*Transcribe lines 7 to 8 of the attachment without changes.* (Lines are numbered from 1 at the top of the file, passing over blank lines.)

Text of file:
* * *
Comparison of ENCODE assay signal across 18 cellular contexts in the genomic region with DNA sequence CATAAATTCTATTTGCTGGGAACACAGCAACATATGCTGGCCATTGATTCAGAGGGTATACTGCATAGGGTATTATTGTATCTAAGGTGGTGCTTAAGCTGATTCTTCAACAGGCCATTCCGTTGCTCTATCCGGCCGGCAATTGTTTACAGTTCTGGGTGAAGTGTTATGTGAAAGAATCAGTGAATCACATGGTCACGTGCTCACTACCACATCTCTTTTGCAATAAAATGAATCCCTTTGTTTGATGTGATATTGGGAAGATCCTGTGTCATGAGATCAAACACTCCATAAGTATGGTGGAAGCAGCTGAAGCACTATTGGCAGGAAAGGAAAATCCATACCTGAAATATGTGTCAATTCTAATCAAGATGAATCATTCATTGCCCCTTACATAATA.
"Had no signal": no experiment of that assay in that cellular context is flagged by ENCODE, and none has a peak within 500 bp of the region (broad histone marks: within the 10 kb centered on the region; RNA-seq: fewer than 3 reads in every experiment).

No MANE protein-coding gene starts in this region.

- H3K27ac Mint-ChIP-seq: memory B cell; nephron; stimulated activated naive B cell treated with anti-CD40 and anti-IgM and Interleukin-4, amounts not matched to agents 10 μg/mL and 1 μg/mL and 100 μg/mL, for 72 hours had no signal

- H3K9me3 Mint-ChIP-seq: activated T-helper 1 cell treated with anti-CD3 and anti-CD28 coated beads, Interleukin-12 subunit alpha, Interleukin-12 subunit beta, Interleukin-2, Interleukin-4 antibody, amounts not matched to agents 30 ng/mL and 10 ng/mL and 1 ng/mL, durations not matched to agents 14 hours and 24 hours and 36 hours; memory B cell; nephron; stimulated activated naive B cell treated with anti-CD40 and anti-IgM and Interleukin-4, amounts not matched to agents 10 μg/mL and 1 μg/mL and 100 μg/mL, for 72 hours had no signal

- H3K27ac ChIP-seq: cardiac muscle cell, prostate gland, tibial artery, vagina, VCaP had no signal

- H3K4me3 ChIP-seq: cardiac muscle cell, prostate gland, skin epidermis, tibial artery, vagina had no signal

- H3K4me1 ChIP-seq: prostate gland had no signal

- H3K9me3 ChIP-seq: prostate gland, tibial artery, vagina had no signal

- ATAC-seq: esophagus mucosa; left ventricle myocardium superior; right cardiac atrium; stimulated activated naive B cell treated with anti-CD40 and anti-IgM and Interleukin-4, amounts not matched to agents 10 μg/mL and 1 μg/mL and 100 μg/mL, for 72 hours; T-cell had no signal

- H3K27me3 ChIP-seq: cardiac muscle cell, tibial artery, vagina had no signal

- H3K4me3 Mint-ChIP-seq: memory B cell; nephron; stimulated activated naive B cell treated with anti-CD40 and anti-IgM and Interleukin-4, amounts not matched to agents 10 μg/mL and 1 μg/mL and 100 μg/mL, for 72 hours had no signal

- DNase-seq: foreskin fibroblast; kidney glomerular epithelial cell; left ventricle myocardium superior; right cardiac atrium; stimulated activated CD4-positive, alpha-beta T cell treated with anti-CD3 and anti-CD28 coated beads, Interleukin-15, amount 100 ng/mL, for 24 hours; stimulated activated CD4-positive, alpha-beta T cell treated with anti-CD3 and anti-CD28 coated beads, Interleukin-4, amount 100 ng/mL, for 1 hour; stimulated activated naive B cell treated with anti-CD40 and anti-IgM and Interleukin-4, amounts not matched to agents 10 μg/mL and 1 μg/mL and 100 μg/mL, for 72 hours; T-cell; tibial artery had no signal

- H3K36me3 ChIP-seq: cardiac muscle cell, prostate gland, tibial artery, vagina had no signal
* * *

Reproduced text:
- H3K4me3 ChIP-seq: cardiac muscle cell, prostate gland, skin epidermis, tibial artery, vagina had no signal

- H3K4me1 ChIP-seq: prostate gland had no signal